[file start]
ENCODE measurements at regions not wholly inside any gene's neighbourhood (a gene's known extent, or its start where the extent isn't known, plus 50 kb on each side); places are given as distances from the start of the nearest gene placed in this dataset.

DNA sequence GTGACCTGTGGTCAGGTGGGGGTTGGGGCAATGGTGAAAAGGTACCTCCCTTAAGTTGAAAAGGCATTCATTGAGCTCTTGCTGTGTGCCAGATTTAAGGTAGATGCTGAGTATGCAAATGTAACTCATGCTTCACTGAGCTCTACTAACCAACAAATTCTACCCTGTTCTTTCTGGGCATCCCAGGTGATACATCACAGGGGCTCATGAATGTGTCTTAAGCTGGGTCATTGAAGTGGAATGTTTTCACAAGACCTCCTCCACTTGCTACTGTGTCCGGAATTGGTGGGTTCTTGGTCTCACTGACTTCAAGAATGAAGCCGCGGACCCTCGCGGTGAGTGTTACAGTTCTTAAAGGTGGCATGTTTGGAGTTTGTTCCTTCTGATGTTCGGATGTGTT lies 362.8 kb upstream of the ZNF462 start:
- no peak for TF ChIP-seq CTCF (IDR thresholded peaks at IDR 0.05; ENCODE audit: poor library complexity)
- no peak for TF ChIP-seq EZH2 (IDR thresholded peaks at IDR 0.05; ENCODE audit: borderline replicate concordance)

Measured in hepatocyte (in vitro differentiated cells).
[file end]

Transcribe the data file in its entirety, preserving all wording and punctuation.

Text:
ENCODE measurements at regions not wholly inside any gene's neighbourhood (a gene's known extent, or its start where the extent isn't known, plus 50 kb on each side); places are given as distances from the start of the nearest gene placed in this dataset.

DNA sequence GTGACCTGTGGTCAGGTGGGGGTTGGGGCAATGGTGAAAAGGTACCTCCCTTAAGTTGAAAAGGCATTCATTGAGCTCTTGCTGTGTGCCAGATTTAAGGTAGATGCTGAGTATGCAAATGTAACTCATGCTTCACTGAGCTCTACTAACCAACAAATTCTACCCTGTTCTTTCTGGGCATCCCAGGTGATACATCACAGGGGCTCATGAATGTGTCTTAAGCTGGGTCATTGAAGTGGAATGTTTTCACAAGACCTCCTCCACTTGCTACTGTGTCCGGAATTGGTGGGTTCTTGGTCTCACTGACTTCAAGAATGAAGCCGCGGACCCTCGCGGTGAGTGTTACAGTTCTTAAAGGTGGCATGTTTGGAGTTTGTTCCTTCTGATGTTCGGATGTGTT lies 362.8 kb upstream of the ZNF462 start:
- no peak for TF ChIP-seq CTCF (IDR thresholded peaks at IDR 0.05; ENCODE audit: poor library complexity)
- no peak for TF ChIP-seq EZH2 (IDR thresholded peaks at IDR 0.05; ENCODE audit: borderline replicate concordance)

Measured in hepatocyte (in vitro differentiated cells).